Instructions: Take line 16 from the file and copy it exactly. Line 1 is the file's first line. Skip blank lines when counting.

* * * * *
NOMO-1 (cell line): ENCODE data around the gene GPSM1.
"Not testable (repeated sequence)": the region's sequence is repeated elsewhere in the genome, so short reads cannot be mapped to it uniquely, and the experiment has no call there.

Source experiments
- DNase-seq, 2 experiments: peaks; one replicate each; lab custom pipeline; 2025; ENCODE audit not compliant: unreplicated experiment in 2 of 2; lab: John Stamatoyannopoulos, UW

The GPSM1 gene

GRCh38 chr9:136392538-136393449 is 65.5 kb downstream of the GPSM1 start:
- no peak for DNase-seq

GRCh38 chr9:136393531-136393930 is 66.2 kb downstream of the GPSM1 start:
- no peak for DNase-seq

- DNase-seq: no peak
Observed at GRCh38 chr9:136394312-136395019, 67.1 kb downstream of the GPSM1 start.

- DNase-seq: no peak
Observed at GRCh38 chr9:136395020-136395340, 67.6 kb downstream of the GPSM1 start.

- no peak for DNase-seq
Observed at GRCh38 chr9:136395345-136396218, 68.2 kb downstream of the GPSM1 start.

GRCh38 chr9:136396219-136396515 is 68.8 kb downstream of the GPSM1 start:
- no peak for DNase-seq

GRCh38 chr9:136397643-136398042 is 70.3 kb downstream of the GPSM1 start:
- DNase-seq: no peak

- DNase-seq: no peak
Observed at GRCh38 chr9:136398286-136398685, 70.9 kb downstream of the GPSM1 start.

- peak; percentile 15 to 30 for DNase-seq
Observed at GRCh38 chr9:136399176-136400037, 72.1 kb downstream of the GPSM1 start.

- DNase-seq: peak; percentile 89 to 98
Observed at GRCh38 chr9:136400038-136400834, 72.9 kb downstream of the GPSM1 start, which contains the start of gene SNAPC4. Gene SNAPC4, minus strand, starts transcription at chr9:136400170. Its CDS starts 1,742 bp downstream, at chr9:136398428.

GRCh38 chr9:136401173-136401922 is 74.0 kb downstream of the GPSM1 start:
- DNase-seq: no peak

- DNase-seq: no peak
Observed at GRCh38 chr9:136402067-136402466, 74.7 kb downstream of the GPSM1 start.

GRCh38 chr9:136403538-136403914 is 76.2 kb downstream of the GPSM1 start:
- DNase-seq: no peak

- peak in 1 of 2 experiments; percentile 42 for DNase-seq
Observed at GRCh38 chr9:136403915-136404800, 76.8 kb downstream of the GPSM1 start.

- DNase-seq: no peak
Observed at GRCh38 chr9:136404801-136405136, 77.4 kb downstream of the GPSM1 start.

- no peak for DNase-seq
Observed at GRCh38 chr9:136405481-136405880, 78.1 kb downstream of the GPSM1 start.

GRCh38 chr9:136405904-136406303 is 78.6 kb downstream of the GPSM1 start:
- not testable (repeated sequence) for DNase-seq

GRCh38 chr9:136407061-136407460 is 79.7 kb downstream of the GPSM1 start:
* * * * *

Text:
GRCh38 chr9:136396219-136396515 is 68.8 kb downstream of the GPSM1 start: